For Zach Railey, August in Qingdao is not about a fantastic show. It's about winning "a medal" for the US in the Finn dinghy. Gold is not a stated goal in 2008, though of course the dream is there of pulling it out somehow. Gold in 2012, that's on the list. Here is where realism comes in, and Railey hauls along this tiny cauldron of forces in a corner of his kit bag along with his tools for processing the meaning of, as he said, "An absolutely terrible regatta at the worlds. Sometimes you're not going to reach your goals. That's OK, but for it to be OK you have to be able to look back and know that you did everything possible."
And when that happens, and he has to stand there in the crowd looking at someone else on the podium, that's value, he says: "People who skip the ceremony when they lose, people who miss out on absorbing the full reality of it, are making a huge mistake."
Railey refers to his Olympic campaign as a full-time job, and it's been his full time job since graduating from the University of Miami in 2006. Still short on his $147,000 budget for 2008, Railey exudes confidence. His biggest expense, he says, is having a devoted coach who goes with him everywhere, "but that is the single most important thing for me." He has had the same coach since age nine.
And let's be honest here. You can't sit down with big, wholesome Zach Railey (showing no jet lag after his flight from New Zealand) without being aware of the elephant in the middle of the room.
It would have been a storyteller's dream if Paige Railey had made the Olympic Sailing Team along with her brother. A year before the US Trials, it was Paige who looked like the better bet. Actually, that's an understatement. For a while there, you could have imagined that the Trials would merely be a coronation. There was Paige winning world championships as a teenager, being named world female sailor of the year—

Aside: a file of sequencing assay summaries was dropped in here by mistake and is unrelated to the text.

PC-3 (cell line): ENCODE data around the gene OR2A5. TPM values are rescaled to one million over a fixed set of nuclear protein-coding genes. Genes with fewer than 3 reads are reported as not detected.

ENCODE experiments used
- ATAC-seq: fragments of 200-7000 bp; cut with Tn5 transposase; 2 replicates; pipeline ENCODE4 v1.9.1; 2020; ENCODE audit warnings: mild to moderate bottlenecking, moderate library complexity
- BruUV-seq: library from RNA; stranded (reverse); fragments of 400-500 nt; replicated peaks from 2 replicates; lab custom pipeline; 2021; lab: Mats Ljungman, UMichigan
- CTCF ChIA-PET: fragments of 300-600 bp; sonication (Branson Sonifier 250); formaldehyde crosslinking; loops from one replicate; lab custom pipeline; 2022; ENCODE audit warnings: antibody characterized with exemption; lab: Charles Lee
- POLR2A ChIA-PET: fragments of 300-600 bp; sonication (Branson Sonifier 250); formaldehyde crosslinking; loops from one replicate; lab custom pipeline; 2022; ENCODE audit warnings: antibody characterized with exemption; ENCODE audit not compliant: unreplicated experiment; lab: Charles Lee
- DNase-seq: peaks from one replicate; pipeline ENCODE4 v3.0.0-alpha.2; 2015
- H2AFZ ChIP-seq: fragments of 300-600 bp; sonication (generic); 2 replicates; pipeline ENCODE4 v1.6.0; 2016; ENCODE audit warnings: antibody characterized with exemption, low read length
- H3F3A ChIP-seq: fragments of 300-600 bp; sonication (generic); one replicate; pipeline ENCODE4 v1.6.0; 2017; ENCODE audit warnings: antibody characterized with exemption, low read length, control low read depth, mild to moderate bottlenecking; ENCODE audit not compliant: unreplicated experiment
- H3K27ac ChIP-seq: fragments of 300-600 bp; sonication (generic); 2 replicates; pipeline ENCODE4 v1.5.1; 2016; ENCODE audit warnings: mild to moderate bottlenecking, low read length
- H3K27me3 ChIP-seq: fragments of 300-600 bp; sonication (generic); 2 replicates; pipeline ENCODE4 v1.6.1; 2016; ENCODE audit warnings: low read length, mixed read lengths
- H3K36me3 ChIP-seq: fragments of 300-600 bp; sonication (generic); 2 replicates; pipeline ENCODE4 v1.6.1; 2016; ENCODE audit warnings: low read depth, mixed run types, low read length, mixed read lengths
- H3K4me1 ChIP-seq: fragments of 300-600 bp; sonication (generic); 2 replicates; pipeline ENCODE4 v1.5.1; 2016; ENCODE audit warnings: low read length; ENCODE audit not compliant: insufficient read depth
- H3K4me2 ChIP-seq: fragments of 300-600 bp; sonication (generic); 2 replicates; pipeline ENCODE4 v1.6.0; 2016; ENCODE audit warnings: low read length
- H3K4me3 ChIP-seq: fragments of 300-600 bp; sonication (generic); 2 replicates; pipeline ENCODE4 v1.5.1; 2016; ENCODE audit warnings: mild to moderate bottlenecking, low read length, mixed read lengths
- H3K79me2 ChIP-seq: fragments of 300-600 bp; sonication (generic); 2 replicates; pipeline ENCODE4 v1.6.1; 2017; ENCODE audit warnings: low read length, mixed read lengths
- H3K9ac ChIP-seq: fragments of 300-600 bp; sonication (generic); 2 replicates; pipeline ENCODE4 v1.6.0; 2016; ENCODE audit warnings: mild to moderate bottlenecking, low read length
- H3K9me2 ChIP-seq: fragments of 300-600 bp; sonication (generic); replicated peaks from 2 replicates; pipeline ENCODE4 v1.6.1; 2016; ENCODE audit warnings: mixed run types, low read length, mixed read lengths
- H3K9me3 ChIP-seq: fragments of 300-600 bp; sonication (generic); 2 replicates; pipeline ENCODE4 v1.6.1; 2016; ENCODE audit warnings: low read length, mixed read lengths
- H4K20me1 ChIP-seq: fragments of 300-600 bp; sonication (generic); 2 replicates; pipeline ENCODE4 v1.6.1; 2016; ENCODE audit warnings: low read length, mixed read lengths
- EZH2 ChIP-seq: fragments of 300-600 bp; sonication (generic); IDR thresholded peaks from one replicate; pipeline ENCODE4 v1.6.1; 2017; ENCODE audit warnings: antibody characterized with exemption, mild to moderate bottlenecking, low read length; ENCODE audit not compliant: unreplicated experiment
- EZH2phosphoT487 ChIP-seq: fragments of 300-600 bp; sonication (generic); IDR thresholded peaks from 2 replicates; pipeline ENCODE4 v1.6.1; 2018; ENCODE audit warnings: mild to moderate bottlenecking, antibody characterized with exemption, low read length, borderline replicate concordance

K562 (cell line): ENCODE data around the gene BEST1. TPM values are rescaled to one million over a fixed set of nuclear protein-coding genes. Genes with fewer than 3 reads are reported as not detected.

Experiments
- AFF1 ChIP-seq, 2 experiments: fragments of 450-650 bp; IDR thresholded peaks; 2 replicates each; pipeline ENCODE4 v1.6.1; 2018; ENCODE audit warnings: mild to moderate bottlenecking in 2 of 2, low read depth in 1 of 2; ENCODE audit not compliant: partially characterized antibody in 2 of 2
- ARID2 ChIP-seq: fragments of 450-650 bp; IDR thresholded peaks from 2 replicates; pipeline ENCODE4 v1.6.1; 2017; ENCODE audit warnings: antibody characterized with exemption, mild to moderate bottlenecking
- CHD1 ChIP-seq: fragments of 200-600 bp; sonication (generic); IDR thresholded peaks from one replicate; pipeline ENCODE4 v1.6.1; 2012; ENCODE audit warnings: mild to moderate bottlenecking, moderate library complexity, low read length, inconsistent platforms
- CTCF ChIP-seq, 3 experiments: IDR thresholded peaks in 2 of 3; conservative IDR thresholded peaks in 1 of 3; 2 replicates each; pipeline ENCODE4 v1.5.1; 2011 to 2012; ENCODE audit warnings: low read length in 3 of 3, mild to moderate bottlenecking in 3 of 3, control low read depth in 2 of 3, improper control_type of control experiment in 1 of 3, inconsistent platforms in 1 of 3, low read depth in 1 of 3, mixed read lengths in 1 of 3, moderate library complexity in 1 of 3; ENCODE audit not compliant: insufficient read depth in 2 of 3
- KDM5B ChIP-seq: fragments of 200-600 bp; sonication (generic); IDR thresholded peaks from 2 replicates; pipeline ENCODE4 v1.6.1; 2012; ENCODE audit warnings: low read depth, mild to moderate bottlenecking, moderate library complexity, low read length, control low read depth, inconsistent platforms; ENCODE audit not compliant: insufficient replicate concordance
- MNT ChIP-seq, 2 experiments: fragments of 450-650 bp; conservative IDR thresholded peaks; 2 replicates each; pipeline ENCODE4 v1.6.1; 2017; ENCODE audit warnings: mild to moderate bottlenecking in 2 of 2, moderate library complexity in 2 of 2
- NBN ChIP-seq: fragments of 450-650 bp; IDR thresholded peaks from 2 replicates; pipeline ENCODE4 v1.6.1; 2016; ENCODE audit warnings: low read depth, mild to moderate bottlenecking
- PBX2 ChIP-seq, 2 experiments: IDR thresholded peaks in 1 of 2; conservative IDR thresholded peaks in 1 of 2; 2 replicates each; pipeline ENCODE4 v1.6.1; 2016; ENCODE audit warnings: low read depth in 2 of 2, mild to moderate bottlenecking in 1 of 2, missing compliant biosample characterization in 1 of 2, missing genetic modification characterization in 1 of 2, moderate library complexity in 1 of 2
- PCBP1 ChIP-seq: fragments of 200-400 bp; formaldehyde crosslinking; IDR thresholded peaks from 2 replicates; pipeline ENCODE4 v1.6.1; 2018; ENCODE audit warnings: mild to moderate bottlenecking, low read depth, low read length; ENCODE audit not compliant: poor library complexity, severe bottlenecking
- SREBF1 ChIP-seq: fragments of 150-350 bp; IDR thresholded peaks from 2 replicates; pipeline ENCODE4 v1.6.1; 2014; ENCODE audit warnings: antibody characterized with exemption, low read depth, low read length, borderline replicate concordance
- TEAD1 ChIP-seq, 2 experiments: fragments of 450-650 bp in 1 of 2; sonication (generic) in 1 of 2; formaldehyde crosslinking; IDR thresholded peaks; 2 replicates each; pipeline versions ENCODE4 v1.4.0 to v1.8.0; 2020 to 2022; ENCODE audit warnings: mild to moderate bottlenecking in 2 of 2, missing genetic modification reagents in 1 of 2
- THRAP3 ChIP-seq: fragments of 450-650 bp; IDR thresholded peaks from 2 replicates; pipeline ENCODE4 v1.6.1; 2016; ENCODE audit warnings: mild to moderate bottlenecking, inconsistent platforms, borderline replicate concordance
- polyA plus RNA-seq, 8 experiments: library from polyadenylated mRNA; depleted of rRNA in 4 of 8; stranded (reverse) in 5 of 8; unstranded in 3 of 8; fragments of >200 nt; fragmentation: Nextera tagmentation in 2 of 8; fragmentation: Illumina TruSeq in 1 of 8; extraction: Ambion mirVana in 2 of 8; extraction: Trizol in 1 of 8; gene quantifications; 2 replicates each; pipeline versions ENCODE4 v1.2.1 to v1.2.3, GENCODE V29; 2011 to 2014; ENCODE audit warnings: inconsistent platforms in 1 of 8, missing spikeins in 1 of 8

Then Anna Tunnicliffe met her own goals, hit pace, and won the Trials to represent the US in the Laser Radial. No fluke. She won.
Then the gossip. (You know who you are.)
Then Miami OCR in January. The comeback.
And now that Paige has come back and won a big regatta and dispelled the gossipy rumors that she had been somehow broken by not making the team, it's a bit easier to speak about these matters. In fact, it's important to speak about these matters. So please, Zach Railey, take up the story:
"It was hard on both of us when Paige lost the Trials," says Zach. "Paige and I feel like we're a team. But look at the record. Paige won pre-Olympic racing at Qingdao in 2006. Anna won in 2007. At the Miami Olympic Classes Regatta last January, the whole world of women's Laser Radial sailors showed up, but it was the Paige and Anna show, and Paige pulled out the win this time. Anna could win the next one. Paige could win the next one. What was especially hard was, the Trials racing was not about a spot on the team, it was about a spot on the podium. It was a race for a medal. Paige wanted that . . .
"But let me tell you, she is a tough young lady. A lot of my strength in sailing I learned from my kid sister."